For a few months, Gentle Reader, I held a weekly Salon in my humble abode. I’m living on the outskirts of civilization in a forest, and I don’t drive – I just had to get some social stimulation, somehow. I invited a diverse mix of guests – the best people I could think of. There were intellectuals, artists, writers, as many queers as I could muster – the most interesting and most charming individuals I could come up with were invited to my beloved home, Arvingdale.
Unfortunately – as I said, Arvingdale is rather remote – very few were willing to make the trek to my forest abode. The first week, we had only myself, Miss K., and the charming Mr. Maddox – who I’d invited on a whim, and hadn’t seen since high school. That first week, I was aquiver with anxiety – I was afraid no one else would show, as no one had R.S.V.P.’d, and I didn’t want Maddox to think I’d lured him to my home under false pretenses. Luckily, K showed, and we went on to solve all the world’s ills.
Over time, more and more guests started coming, and I was able to relax a little. Having guests each Sunday was the perfect motivation I needed to keep the house in order, and to decorate for holidays, and so on. It soon became the highlight of my week – and entertaining on a shoestring is my stock-in-trade. Besides, I’ve always found that I can live quite happily on leftover party-food – canapes and caviar, chèvre and champagne.
The Colonel began coming, and Miss Nozawa was a regular as well. They brought with them various interesting guests each week, as well as hookahs, paintings and painting supplies, and so on. Multiple people would actually sit at my ancient upright piano and play – guitars and my trusty ukulele got brought out. Furthermore, I was finally able to arrange to purchase my favorite of the Colonel’s works, the rather enormous Cthulhy.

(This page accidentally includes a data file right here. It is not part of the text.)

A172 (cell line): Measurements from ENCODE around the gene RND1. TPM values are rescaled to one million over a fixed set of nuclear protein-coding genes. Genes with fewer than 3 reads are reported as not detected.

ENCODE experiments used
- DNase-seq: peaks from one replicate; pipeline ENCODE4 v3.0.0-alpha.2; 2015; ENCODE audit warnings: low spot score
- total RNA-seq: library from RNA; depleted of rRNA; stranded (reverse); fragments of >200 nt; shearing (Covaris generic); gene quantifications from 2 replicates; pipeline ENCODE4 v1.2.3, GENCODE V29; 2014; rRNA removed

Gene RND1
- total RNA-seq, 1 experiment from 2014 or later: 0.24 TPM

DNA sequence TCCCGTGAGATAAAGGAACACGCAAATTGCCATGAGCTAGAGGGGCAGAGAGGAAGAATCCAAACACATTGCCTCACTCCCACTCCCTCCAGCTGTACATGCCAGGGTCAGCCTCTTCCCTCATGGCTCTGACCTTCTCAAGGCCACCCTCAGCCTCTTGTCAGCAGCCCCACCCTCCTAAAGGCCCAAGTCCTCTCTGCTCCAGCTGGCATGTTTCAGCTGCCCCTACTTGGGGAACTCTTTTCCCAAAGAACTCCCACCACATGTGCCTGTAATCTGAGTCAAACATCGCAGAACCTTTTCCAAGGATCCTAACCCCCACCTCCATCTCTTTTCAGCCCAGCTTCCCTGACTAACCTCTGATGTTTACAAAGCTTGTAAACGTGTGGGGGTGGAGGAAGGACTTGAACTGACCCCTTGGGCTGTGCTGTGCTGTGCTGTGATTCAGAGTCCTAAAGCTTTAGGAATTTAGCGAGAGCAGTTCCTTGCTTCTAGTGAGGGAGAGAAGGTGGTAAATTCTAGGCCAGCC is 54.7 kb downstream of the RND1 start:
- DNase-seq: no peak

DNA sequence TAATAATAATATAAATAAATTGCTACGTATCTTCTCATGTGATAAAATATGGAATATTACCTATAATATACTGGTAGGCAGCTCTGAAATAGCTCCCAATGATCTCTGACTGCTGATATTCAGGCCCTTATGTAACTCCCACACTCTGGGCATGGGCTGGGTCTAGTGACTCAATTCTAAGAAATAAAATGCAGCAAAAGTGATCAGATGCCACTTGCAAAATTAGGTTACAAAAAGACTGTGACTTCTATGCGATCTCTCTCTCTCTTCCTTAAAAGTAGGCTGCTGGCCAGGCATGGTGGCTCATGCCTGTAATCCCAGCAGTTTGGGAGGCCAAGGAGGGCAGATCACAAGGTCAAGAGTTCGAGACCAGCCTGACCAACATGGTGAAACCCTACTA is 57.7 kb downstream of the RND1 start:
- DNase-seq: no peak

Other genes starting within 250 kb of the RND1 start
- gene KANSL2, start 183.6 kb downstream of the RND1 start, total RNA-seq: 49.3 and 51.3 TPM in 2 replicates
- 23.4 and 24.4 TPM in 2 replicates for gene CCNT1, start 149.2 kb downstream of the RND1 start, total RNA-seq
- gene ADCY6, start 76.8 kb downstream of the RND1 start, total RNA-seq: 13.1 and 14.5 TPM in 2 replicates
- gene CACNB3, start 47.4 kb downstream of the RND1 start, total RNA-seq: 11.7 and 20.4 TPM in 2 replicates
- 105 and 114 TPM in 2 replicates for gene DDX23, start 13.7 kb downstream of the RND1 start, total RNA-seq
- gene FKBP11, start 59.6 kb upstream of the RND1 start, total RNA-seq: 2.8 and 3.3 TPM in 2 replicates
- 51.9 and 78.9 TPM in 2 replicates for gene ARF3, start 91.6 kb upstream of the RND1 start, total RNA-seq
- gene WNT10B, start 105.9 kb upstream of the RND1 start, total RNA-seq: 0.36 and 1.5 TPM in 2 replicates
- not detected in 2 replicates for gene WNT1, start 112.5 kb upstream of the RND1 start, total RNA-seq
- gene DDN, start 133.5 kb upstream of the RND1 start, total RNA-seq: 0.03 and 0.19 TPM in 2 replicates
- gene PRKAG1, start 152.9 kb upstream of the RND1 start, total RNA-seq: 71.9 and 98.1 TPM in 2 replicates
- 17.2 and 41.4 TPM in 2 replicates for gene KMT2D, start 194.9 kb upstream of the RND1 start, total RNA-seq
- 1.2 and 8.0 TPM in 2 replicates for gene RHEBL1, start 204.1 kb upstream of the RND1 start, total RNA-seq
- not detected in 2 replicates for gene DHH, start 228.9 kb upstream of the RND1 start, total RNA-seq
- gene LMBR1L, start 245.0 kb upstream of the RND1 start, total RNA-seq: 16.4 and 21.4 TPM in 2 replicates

The Salons never grew as big as my beloved Mimosa Sundays, but they didn’t have the time to; I had to cut them off as the Holidays got into full swing, and I’m currently engaged in packing the remaining things at Arvingdale up as we prepare it for sale. Still, I highly recommend a weekly event at one’s home to get the creative juices flowing – to foster ties and deepen friendships and to have a forum in which to meet charming and interesting young people. On balance, I wouldn’t call the Salons a failed experiment – it was just a matter of the wrong place and the wrong time. I look forward to trying to make this happen more substantially once I’ve established myself in a more secure location.